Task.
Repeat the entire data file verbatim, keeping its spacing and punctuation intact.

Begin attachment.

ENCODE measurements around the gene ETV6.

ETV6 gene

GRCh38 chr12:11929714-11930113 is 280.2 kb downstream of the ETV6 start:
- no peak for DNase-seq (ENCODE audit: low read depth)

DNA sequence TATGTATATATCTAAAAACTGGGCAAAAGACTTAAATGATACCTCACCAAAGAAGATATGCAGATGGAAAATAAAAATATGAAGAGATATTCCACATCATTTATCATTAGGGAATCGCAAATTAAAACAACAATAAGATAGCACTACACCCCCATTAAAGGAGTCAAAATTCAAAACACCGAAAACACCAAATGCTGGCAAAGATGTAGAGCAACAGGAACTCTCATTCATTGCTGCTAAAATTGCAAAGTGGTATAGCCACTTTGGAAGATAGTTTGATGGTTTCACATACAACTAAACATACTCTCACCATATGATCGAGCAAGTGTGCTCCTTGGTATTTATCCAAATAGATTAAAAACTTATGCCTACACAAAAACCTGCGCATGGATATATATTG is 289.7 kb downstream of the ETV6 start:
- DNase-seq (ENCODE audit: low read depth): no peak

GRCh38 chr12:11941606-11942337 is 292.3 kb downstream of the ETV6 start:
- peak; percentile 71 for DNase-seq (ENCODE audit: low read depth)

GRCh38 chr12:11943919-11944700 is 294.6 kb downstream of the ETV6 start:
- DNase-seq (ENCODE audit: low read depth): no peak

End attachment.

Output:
ENCODE measurements around the gene ETV6.

ETV6 gene

GRCh38 chr12:11929714-11930113 is 280.2 kb downstream of the ETV6 start:
- no peak for DNase-seq (ENCODE audit: low read depth)

DNA sequence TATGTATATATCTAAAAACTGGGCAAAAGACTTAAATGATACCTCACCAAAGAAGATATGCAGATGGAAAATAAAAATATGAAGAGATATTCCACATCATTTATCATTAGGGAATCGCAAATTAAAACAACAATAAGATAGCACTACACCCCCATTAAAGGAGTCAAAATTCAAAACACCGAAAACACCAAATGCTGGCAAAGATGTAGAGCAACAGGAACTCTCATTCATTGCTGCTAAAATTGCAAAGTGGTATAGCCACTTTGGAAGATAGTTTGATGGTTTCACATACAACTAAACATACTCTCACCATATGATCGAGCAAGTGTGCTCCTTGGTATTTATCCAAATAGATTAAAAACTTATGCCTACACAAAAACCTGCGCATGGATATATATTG is 289.7 kb downstream of the ETV6 start:
- DNase-seq (ENCODE audit: low read depth): no peak

GRCh38 chr12:11941606-11942337 is 292.3 kb downstream of the ETV6 start:
- peak; percentile 71 for DNase-seq (ENCODE audit: low read depth)

GRCh38 chr12:11943919-11944700 is 294.6 kb downstream of the ETV6 start:
- DNase-seq (ENCODE audit: low read depth): no peak